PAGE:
Do you want to send a message of love? Let someone know how much you admire or appreciate them? Whatever you want to say, say it with flowers – after all there’s a variety for practically every feeling you’d ever want to express. Read on to find out more.
What is floriography?
Floriography is another name for the language of flowers. Within the art of floriography, every flower carries its own special meaning or symbolism, according to its variety and colour. Some flowers even take on a new meaning dependent on the number gifted – for example a single red rose denotes ‘love at first sight’, whereas a dozen red roses say ‘be mine’. Once you understand the meaning of flowers, you can start experimenting with different flower content to let your loved one know exactly how you feel about them.
Popular flowers and their meanings
Red rose – passionate love, romance
Pink rose – love, gratitude, appreciation
Yellow rose – friendship, joy, good health
White rose – purity, innocence
Pink carnation – I will never forget you
Chrysanthemum – optimism, honesty
Peony – a happy marriage
Freesia – trust, friendship
Pink hyacinth – playful joy
Poppy – remembrance
The language of flowers – a brief history
Although many credit the Turks for developing flower meanings in the 17th century, the language of flowers is most commonly associated with the Victorian era. It was during the reign of Queen Victoria (1837 – 1901) that flowers were used to communicate feelings that the strict etiquette of the era would not allow to be openly expressed.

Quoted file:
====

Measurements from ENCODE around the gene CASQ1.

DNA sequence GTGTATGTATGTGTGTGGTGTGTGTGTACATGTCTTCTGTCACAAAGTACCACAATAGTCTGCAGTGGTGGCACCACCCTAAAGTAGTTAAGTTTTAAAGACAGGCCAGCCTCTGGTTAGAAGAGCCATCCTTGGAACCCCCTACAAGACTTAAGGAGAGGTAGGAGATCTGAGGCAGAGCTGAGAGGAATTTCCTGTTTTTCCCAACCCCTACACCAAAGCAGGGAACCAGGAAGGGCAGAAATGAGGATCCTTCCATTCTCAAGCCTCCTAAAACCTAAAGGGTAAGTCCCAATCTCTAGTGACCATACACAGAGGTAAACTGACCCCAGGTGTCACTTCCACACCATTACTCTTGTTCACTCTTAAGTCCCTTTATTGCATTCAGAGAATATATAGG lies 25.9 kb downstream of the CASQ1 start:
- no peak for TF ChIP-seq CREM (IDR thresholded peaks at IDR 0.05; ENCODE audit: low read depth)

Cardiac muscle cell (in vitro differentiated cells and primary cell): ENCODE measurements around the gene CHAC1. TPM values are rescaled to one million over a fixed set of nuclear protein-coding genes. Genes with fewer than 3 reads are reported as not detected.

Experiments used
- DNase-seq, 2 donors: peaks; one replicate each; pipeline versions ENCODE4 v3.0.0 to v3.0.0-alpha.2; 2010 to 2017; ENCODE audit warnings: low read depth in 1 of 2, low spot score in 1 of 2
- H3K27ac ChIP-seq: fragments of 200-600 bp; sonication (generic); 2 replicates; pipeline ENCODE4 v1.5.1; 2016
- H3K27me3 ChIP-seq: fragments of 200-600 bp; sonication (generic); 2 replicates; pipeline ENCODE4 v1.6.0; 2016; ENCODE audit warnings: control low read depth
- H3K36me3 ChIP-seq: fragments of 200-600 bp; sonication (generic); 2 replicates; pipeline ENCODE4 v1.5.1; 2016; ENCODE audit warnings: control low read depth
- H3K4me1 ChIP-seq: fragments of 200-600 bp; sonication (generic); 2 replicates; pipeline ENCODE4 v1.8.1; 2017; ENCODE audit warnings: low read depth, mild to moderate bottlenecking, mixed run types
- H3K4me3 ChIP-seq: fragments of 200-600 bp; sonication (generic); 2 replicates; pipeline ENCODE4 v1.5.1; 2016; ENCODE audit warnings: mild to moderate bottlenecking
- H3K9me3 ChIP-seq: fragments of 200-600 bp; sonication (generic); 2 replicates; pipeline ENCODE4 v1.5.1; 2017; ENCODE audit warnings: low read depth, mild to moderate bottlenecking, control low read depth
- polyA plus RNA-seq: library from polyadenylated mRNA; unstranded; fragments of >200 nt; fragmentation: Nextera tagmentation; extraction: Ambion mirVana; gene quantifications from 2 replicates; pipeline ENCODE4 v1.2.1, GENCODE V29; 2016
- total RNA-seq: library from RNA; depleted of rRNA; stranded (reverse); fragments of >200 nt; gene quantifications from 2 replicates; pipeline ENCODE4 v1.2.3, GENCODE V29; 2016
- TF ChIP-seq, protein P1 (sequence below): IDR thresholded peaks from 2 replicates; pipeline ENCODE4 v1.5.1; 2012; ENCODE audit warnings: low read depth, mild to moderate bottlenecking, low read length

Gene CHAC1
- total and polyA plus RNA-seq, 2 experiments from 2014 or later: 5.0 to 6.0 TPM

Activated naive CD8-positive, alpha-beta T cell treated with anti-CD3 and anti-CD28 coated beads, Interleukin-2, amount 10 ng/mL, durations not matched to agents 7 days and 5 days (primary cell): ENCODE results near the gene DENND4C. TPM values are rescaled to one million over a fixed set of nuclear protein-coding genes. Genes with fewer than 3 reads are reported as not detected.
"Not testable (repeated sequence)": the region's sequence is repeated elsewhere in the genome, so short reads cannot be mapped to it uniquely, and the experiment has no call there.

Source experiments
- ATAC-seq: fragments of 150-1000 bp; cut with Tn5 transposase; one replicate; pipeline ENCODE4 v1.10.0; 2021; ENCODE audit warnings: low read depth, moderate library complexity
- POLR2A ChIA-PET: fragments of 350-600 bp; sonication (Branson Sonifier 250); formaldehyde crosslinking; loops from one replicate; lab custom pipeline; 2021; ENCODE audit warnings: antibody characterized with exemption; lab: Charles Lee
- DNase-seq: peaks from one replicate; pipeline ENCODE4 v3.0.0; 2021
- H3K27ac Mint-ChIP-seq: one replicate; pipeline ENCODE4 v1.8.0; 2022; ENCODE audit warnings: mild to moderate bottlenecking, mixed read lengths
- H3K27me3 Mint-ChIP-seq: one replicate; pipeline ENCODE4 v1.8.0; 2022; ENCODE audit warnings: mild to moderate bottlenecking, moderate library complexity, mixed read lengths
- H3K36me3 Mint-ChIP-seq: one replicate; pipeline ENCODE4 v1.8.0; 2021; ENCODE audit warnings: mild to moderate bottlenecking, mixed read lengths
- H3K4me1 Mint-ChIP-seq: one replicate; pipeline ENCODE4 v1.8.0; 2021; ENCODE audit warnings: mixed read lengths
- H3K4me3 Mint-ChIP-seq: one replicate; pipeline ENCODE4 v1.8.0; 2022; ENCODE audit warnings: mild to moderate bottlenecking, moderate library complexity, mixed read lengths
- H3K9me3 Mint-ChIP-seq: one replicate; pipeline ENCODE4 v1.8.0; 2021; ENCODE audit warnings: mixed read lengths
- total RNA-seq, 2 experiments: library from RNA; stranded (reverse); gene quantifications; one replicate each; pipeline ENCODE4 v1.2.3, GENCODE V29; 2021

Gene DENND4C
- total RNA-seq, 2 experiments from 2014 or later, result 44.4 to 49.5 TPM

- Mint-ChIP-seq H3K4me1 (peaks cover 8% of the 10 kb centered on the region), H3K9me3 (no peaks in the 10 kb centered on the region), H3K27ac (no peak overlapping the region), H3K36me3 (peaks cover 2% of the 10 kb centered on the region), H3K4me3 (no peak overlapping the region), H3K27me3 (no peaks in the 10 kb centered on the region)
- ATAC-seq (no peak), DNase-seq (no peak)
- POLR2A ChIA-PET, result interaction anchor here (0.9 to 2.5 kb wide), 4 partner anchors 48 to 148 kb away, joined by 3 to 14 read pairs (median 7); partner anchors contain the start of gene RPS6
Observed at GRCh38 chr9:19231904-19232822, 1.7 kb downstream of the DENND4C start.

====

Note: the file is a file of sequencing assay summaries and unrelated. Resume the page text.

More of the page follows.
The flowers were sent in the form of small bouquets, known as tussie-mussies or nosegays. They typically consisted of fragrant herbs and a single, meaningful flower wrapped in a lace doily. Suitors presented tussie-mussies to their prospective lovers and watched to see if they were accepted. A tussie-mussie held at heart level indicated joy and acceptance, while one held downwards was a sign of rejection. The giving of flowers could also be used to answer ‘yes’ or ‘no’ questions. A ‘yes’ answer was indicated by the giving of flowers in the right hand, while the right hand was used to answer ‘no’. In this way, a silent dialogue of flowers was developed.
As the language of flowers became so widely practiced flower dictionaries began to be published all over Europe. It was a useful guide as not only did certain flowers have their own significance, different colour variations of the same stem also denoted different intents and emotions. In fact, when you take into account all the different colour nuances, nearly every sentiment imaginable can be expressed with flowers.
Today, the art of floriography may not be as widely understood or consciously practiced but flowers continue to be exchanged as a way of expressing important feelings. Red roses, for example, which represent romantic love are now intrinsically linked to Valentine’s Day. Wedding bouquets are often filled with hidden symbolism too (did you know that peonies represent ‘a happy marriage’?). See our infographic to help you decide what flower content to include in your next bouquet, depending on what emotion you want to express.